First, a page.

“One of the ways of collaboration is by offering seminars to the university community and work with the academic world,” Hiruy explains. “Currently, the company is giving internship opportunity for more than 120 students.”
CNET Software Technologies is another private company that has relationship with public universities. Founded 12 years ago, CNET is engaged in business solutions design, hardware import as well as education and training.
“We are accepting 50-60 students per year for internship,” says Aderaw Sema, a Branch Manager of CNET software technology. “We believe the [linkages with] … universities are a good input for us.”
Indeed, many students that are enrolled in public higher institutions had an opportunity to work at different industries in internship basis. For instance, 351 students studying at AAU worked as interns in 35 industries including Batu Tannery, Addis Ababa Tannery and Awash Tannery last year AAU enrolled over 50,000 students in the same year. Close to 270 students from Jimma University also worked in different industries in internship basis while 267 students from Adama Science and Technology University got internship opportunities.
Berhanu Gizaw (PhD), a former faculty member of Electrical Engineering Department at Jimma University, is currently a researcher at Bahir Dar University. He admires the initiative of the government to introduce the legal framework and other necessary steps to facilitate university industry linkages. However, argues Berhanu, the way linkages are designed has problems. “Assessment and need analysis were important procedures while establishing linkages between universities and industries. But the government failed to do that,” he argues. “The need analyses include pragmatic assessment and prioritisation of problems in the industry by the universities. However, this culture hasn’t been practiced.”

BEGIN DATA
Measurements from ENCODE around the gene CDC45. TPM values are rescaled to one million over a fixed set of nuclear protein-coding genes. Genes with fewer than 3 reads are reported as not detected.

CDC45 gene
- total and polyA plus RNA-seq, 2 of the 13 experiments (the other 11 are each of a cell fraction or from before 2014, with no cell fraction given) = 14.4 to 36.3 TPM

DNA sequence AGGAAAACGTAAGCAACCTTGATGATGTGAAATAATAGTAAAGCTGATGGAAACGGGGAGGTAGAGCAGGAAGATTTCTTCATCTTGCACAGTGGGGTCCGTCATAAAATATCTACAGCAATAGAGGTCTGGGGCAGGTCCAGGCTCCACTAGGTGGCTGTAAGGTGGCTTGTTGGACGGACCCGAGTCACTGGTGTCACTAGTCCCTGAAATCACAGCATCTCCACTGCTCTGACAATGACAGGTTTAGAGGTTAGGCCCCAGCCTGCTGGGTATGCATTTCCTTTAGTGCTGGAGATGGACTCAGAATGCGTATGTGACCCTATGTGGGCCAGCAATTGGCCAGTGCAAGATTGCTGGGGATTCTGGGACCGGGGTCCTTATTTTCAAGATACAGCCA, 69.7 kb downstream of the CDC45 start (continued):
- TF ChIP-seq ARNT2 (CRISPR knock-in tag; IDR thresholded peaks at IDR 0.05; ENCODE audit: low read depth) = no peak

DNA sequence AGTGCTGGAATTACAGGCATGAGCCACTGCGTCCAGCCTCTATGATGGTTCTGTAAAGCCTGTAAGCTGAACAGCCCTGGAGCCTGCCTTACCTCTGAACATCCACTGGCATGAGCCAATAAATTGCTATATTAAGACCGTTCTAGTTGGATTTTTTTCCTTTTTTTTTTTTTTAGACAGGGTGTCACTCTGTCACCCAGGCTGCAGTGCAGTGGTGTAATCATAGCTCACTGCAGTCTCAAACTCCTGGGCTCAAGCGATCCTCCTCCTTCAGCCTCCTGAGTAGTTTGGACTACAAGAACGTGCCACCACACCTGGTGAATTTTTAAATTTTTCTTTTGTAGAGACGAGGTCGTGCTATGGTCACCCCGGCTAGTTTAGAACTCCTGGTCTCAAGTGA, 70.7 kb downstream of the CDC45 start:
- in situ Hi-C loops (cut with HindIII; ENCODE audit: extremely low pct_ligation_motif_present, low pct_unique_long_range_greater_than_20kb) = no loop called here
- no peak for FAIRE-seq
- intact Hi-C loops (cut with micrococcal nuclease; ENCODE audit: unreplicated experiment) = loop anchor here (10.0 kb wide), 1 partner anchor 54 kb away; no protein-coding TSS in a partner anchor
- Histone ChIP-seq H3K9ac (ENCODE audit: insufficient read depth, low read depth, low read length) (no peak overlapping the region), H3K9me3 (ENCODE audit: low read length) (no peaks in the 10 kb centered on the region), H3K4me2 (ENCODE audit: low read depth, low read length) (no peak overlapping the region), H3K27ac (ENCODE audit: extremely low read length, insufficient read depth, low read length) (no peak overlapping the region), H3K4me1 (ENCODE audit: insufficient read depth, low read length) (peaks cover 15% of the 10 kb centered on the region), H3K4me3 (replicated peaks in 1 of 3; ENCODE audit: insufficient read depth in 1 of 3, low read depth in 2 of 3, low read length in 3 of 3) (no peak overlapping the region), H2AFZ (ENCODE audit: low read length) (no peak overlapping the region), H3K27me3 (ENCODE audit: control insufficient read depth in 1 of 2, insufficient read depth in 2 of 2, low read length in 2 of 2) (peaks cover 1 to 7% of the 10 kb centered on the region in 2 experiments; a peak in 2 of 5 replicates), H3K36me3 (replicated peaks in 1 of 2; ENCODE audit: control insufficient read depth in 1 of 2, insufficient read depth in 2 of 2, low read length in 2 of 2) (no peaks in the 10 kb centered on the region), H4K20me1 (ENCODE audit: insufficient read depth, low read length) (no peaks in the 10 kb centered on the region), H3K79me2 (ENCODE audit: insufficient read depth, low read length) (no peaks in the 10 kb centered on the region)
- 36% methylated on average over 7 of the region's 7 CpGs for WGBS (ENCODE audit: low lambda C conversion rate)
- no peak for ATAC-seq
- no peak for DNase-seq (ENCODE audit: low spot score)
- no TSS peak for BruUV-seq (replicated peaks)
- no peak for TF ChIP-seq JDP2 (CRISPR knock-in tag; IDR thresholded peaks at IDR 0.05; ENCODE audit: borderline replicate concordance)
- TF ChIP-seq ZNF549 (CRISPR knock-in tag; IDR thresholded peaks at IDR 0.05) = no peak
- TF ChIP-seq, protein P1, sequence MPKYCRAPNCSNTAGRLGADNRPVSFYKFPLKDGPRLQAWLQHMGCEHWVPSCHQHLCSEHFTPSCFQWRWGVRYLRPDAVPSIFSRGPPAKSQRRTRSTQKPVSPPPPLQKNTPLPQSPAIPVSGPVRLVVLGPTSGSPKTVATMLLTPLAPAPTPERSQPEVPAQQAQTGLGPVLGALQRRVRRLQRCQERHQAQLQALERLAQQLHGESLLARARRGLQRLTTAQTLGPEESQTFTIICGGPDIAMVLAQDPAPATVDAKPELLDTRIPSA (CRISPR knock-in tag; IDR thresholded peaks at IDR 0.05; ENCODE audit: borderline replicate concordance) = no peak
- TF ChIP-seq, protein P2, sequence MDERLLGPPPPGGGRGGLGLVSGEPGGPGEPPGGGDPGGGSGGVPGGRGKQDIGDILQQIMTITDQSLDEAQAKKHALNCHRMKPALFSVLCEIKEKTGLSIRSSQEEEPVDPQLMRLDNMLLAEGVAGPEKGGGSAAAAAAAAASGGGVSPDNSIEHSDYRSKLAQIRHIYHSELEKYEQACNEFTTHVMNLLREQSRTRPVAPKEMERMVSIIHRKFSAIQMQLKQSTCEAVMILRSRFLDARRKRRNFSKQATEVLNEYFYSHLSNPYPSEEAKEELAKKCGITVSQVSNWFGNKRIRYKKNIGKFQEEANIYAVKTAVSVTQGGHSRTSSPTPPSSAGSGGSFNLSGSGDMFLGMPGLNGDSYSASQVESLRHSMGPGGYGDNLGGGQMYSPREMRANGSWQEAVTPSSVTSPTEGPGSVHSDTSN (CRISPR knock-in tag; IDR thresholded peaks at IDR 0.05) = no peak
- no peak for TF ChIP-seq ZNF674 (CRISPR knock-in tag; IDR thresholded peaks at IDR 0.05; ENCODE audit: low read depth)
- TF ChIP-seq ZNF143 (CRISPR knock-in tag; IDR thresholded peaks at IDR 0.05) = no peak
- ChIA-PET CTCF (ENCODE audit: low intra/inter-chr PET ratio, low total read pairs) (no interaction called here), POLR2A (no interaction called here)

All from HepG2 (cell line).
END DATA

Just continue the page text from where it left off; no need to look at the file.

According to Berhanu, generally speaking, the way the country is pursuing industrialisation and economic development is unstructured. “Although university-industry linkage can help to achieve industrialisation fast, the approaches that are being undertaken are not problem oriented, and this has made the strategy and policy unstructured.”
Zewdu Kassa, Component Manager of Engineering Education Curriculum at the Ministry of Education (MoE), partially agrees with the views of Berhanu. However, he said, the government has taken the initiative and took the lion’s share of the action. It has prepared a framework to invite stakeholders to effectively implement the policies and strategies.
“There are some promising attempts by the stakeholders like redesigning the curriculum of the universities based on the interest of the industry and creating internship and externship opportunities for students as well as scholars,” explains Zewdu. “Currently, there are ten institutes of technology under state-owned universities that are involved in the linkage platform.”